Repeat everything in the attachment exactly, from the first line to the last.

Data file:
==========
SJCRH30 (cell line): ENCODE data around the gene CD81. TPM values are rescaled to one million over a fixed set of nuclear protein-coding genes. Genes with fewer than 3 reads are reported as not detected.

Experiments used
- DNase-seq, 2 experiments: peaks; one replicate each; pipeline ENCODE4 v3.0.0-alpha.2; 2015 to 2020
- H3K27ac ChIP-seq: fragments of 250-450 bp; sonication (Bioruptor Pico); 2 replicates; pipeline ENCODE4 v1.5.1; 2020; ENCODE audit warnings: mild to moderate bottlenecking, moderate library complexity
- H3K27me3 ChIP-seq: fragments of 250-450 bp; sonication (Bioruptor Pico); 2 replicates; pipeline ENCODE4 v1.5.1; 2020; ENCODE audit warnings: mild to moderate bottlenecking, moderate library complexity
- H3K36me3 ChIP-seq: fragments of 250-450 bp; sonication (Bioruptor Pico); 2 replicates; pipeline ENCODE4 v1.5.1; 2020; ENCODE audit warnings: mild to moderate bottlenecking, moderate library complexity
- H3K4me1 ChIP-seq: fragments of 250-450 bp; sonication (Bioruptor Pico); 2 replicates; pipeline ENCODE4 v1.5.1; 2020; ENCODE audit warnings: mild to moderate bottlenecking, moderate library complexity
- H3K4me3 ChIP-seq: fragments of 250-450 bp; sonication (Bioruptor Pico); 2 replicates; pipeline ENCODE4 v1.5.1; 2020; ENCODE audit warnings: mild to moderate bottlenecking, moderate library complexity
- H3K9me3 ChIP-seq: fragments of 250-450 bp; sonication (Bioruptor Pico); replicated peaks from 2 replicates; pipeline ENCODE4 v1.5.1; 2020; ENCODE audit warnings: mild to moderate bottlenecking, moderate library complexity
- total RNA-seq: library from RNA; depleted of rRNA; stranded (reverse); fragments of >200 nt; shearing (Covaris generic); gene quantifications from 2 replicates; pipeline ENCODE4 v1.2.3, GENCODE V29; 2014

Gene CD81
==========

SJCRH30 (cell line): ENCODE data around the gene CD81. TPM values are rescaled to one million over a fixed set of nuclear protein-coding genes. Genes with fewer than 3 reads are reported as not detected.

Experiments used
- DNase-seq, 2 experiments: peaks; one replicate each; pipeline ENCODE4 v3.0.0-alpha.2; 2015 to 2020
- H3K27ac ChIP-seq: fragments of 250-450 bp; sonication (Bioruptor Pico); 2 replicates; pipeline ENCODE4 v1.5.1; 2020; ENCODE audit warnings: mild to moderate bottlenecking, moderate library complexity
- H3K27me3 ChIP-seq: fragments of 250-450 bp; sonication (Bioruptor Pico); 2 replicates; pipeline ENCODE4 v1.5.1; 2020; ENCODE audit warnings: mild to moderate bottlenecking, moderate library complexity
- H3K36me3 ChIP-seq: fragments of 250-450 bp; sonication (Bioruptor Pico); 2 replicates; pipeline ENCODE4 v1.5.1; 2020; ENCODE audit warnings: mild to moderate bottlenecking, moderate library complexity
- H3K4me1 ChIP-seq: fragments of 250-450 bp; sonication (Bioruptor Pico); 2 replicates; pipeline ENCODE4 v1.5.1; 2020; ENCODE audit warnings: mild to moderate bottlenecking, moderate library complexity
- H3K4me3 ChIP-seq: fragments of 250-450 bp; sonication (Bioruptor Pico); 2 replicates; pipeline ENCODE4 v1.5.1; 2020; ENCODE audit warnings: mild to moderate bottlenecking, moderate library complexity
- H3K9me3 ChIP-seq: fragments of 250-450 bp; sonication (Bioruptor Pico); replicated peaks from 2 replicates; pipeline ENCODE4 v1.5.1; 2020; ENCODE audit warnings: mild to moderate bottlenecking, moderate library complexity
- total RNA-seq: library from RNA; depleted of rRNA; stranded (reverse); fragments of >200 nt; shearing (Covaris generic); gene quantifications from 2 replicates; pipeline ENCODE4 v1.2.3, GENCODE V29; 2014

Gene CD81